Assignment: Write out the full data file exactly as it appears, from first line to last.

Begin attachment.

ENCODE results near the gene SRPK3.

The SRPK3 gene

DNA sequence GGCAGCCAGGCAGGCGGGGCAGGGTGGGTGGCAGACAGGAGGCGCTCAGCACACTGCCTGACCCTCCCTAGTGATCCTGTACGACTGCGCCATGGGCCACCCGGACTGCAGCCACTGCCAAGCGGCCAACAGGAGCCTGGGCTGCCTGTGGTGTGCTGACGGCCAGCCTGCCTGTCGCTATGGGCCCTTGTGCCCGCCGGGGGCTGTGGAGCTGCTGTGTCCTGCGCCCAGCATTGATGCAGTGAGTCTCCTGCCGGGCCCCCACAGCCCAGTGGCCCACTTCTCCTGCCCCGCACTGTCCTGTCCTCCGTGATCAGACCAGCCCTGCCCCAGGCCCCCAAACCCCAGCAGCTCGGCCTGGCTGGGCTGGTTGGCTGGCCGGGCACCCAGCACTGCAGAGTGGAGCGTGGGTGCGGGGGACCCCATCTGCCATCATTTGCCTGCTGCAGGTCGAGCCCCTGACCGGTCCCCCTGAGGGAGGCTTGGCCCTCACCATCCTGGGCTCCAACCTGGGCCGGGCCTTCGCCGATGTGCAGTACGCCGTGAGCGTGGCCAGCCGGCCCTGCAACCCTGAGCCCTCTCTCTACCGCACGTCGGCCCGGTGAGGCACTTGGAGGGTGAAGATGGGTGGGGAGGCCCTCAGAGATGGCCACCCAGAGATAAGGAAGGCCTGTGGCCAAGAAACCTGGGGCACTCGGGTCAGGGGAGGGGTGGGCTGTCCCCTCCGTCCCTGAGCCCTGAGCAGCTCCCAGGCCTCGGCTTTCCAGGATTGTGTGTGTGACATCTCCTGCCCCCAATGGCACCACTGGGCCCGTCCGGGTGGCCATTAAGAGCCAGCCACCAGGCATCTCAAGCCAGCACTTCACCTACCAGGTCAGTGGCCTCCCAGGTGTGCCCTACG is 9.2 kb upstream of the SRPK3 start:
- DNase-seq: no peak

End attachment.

ENCODE results near the gene SRPK3.

The SRPK3 gene

DNA sequence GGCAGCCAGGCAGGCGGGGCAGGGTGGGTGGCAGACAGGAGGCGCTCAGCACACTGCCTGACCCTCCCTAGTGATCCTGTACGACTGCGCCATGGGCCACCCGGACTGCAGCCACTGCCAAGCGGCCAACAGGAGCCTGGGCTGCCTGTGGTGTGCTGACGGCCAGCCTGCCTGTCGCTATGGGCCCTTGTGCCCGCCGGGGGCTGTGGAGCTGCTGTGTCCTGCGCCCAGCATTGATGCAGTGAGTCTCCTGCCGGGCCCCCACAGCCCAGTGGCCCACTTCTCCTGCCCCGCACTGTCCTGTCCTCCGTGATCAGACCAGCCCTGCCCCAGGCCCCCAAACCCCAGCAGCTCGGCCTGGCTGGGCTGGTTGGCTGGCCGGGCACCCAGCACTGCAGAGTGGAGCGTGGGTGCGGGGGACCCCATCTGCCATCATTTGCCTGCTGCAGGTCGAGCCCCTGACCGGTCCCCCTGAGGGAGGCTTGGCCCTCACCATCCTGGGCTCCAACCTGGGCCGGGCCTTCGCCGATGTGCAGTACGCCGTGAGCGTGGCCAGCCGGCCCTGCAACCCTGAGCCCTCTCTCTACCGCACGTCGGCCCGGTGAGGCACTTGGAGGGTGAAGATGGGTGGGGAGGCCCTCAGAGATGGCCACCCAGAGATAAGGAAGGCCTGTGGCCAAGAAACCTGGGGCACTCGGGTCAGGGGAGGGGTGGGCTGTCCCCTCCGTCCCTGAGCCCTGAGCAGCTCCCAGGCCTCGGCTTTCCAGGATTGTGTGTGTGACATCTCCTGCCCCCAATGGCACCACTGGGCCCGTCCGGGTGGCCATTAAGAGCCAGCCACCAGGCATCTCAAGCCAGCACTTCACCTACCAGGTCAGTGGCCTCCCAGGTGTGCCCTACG is 9.2 kb upstream of the SRPK3 start:
- DNase-seq: no peak